Is It Considered Fraud if I Incur Consumer Debt Before Bankruptcy?
The majority of your accumulated credit card debt can be forgiven in a bankruptcy. However, if a credit card company, or any such creditor, can prove that you defrauded them in your bankruptcy case, you can lose your right to discharge the debts that you owe to the lender. Incurring excessive charges without actually intending to repay your credit card debt is considered fraud. Taking on more debt that you know you do not have the means to repay is also another type of fraud under the law. In this blog, we explain when excessive credit card debt can be considered fraud.
Presumption of Fraud
A common indicator of consumer debt fraud is when a person begins to charge substantial amounts to their credit cards right before they go to file for bankruptcy. This can look even worse if the person consulted with a bankruptcy attorney before engaging in such actions. The closer to the bankruptcy date that your debts begin to accumulate, the more likely it is that you will be accused of fraud.
If you make “non-essential” charges that exceed $675 within 90 days of filing your bankruptcy petition, they will be presumed non-dischargeable. Consumer debt for luxury goods and services are considered non-essential charges. Charges for made for goods or services that are needed for support or maintenance are not considered luxury goods or services. In addition to these stipulations, cash advances for more than $950 that are taken out within 70 days of filing your bankruptcy petition are also presumed non-dischargeable.
The presumption of fraud can be disputed with evidence that shows the purchases were not made with fraudulent intent. The following five elements must be proved by the creditor if you are accused of fraud:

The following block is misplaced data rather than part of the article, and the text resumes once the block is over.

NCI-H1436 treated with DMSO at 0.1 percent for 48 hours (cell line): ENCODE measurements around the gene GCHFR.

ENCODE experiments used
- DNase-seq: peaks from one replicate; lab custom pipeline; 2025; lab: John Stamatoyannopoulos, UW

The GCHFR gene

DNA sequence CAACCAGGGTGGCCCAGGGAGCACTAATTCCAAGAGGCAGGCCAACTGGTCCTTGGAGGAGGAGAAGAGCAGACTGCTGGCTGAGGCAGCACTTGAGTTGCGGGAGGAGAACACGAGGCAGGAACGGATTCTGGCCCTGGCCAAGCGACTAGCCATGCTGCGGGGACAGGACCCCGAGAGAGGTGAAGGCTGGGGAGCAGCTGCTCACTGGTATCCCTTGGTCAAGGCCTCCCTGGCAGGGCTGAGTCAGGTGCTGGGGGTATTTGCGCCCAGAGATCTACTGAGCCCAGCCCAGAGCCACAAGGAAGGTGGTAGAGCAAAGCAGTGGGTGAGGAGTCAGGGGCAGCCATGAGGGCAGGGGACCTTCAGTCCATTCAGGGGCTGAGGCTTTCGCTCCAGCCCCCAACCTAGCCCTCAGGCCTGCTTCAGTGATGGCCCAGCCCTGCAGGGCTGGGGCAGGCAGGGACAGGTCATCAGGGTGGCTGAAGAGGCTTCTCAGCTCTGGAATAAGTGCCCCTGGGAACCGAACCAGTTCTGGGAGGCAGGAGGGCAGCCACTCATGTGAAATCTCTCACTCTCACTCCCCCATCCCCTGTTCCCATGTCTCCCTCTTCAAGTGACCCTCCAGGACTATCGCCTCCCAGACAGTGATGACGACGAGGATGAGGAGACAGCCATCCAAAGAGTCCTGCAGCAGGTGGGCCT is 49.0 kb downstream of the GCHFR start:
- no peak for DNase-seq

- Misrepresentation: Fraudulent statements, omitted actions, or deceptive conduct by the debtor
- Knowledge of the Falsity: Knowingly making deceptive statements or engaging in deceptive conduct
- Intent to Deceive: The debtor wanted to and made actions to deceive the creditor
- Justifiable Reliance: The creditor justly relied on the statements and the conduct of the debtor
- Damage: Due to the deception from the debtor, the creditor was caused damage by relying on the debtor's statements or conduct
How Will the Court Determine If Fraud Occurred?
The following factors are used to determine if a debtor has committed fraud:
- The length of time between the charges and the bankruptcy filing
- If a lawyer was consulted prior to making the charges and filing for bankruptcy
- Total number of charges made
- The total dollar amount for the charges
- The debtor’s financial circumstances when the charges were made
- If the charges exceed the credit limit of the account
- If the debtor made multiple charges on the same day
- If the debtor was gainfully employed
- The debtor’s employment prospects
- The financial acumen of the debtor
- If there was a stark change in the buying habits of the debtor
- If the purchases charged were luxuries or necessities.
If a creditor objects to you discharging their debt in bankruptcy, you may have to litigate the case in Federal Court. Such litigation is very expensive in comparison to the cost of an undisputed Chapter 7, and should be avoided. That is why you need to have the issues reviewed by a skilled bankruptcy attorney, prior to filing a bankruptcy, to determine your potential risk.
Do you have more questions about bankruptcy or how to avoid fraud? Contact our Orlando team of bankruptcy attorneys to set up a free case evaluation today.